Ing. Arnošt Karas

* 1924  

  • “In 1945 it was the first time I got into a fire-fighting action. It took place on April 30, when all the units failed. Except us, the volunteer firefighters, who remained. We had a truck pump, hoses and tools. We drove it on a four-wheeler like marketmen. The radio building in Šmeralova Street was on fire. We put out the fire. There were Russians already. We went home, as it was a night already. And a Russian called out something. Because I didn't know he was calling at me, I went on. And he shot. He hit me, but because we wore helmets, he hit the helmet. She spun on my head and tore my skin. I was hurt and fell down to the ground. Then I reached the station and walked with my bandaged head. This was the first time my wife said I was shot. That stayed with her all her life, and when she didn't like something, she said I was shot crazy. It was my encounter with a death that had not taken place.”

  • “Another encounter with death was in connection with firefighting. In 1944, there was an air raid on Allied aircraft in Ostrava in August. The bombs went down the track. It started at the National Moravian-Silesian Theater, but at that time it was called differently because it was acted only in German. It started there and ended in Slezská Ostrava on the hill in Hladnov. During the Protectorate we had a wooden house for our congregation at our disposal, so that we had a place to dress. So we were in that house. And now the wave came. That was horrifying. One of us did not believe the house and ran away to hide elsewhere. His pressure wave caught up with him and he died. So it was the first encounter with death. It was enough for any of us to come out of the wooden hut. The lodge then collapsed, but all of us, who were there, actually survived at last.”

  • “That armory stands there until today. There were a number of vehicles labeled 8, 16 and 24 depending on how much water they gave per minute. Sixteen and twenty-four had their tank, which contained about four hundred litres of water, and already had a foamer. So it happened, when the roof of the house in Kunčičky was on fire that we had arrived, but the vehicle 16 sank and became immobile. There was no way to get to the water. We silly firefighters did not know that we had four hundred litres of water and a foamer to really be able to save the house. It was our big mistake. We didn't know the possibilities yet, because by then we had been driving with open cars without water supplies, and we were relying on a water source, whether natural or not.”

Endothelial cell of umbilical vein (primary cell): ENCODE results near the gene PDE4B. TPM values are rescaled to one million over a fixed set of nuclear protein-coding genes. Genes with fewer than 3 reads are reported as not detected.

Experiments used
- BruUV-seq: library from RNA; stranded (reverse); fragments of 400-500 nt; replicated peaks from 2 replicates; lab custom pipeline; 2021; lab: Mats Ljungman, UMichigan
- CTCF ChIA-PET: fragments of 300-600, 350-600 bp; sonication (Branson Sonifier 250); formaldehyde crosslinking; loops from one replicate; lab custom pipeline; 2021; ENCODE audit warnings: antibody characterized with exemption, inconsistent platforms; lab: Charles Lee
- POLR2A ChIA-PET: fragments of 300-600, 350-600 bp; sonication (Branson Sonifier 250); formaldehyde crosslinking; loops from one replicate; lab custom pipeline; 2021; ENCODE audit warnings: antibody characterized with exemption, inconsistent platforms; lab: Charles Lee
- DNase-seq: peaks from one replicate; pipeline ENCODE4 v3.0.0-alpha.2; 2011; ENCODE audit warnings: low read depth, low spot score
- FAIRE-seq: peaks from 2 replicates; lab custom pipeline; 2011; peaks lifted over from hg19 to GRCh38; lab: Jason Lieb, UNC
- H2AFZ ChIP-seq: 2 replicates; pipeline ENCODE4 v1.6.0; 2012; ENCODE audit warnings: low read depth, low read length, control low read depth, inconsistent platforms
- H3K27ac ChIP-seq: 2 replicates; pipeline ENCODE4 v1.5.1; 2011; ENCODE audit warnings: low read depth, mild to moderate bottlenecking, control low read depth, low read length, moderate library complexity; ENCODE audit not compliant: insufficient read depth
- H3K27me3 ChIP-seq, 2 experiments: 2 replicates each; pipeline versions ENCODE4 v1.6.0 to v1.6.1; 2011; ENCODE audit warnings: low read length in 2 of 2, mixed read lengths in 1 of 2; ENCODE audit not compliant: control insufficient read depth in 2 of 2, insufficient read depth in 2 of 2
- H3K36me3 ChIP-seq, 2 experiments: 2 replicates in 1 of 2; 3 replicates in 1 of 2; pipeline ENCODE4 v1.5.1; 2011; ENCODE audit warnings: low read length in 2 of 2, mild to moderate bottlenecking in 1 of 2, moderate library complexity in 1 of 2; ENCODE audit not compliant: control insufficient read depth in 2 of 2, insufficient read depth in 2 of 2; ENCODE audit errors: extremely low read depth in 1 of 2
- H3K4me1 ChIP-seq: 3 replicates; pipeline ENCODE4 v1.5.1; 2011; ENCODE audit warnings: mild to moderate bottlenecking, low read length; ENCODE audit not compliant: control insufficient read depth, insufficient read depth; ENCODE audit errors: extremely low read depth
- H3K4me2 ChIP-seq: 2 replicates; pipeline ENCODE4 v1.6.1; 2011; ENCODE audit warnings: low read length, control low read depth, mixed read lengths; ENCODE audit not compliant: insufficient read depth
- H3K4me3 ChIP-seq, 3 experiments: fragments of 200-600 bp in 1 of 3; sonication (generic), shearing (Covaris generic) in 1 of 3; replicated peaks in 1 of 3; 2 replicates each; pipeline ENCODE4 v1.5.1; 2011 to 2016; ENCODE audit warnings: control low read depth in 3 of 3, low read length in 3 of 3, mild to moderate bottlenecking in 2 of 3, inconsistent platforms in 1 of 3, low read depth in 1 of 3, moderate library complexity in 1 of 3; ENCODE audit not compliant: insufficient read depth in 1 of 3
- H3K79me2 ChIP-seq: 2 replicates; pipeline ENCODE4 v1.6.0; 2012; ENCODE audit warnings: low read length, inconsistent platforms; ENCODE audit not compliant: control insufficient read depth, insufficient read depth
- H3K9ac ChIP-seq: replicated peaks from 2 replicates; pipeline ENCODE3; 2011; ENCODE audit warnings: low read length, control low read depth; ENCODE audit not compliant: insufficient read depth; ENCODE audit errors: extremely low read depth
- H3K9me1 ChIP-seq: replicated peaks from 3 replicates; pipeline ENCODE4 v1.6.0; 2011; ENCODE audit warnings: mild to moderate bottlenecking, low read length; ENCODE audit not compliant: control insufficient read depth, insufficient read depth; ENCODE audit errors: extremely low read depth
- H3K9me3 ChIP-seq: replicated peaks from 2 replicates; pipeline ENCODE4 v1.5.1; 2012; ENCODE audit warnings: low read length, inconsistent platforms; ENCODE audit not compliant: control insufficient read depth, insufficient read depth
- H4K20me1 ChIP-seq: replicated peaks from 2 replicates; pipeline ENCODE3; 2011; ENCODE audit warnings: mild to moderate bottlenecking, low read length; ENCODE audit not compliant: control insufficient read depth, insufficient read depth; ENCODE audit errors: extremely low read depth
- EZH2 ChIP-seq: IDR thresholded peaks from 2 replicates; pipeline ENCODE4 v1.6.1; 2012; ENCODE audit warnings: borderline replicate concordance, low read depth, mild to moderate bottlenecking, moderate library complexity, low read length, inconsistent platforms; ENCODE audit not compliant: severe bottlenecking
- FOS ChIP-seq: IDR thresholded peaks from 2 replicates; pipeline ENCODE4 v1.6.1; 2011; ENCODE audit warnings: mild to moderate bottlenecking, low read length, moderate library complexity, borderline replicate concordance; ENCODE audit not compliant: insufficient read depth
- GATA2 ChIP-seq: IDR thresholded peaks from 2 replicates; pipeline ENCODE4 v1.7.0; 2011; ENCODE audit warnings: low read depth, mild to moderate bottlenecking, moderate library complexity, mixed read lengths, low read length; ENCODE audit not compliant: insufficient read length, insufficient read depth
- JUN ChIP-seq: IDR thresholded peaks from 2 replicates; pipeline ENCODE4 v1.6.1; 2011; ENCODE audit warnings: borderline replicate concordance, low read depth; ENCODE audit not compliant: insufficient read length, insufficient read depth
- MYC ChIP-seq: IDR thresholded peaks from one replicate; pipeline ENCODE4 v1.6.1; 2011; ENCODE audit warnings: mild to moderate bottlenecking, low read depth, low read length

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    Ostrava, 05.11.2018

    nahrávka pořízena v rámci projektu Stories of the 20th Century TV
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I survived the war only through luck

Portrait of Arnošt Karas in 1949
Portrait of Arnošt Karas in 1949
zdroj: archiv pamětníka

Arnošt Karas was born on 7 January 1924 in Kunčičky near Baška in the Beskydy Mountains. His mother was insane and had to be hospitalized at psychiatry clinic. His father divorced her and married a woman of German nationality. The family moved to Ostrava. After the occupation of Czechoslovakia by Hitler‘s Germany, Arnost‘s stepmother sympathized with the Nazis. Her son fell as a German army soldier. Arnošt trained as a locksmith and spent the war in Ostrava. He was one of the founders of the local fire brigade. For the first time he got into a fire-fighting action during the liberation of Ostrava in April 1945, when a fire broke out in the building of the local radio. Shortly afterwards he was shot by a Red Army soldier. He graduated in metallurgy at VŠB and worked in a leading position in the coking plant named Victorious February in Ostrava. He joined the Communist Party, but was expelled in 1969 because he expressed his opinion at the party meeting that popular militias ought to be abolished. At work, he was reassigned to a less important position. He spent his whole life working as a volunteer fireman and is considered a legend in this field in Ostrava. At the time of filming in 2018, he was the last living witness to the establishment of a fire brigade in Ostrava.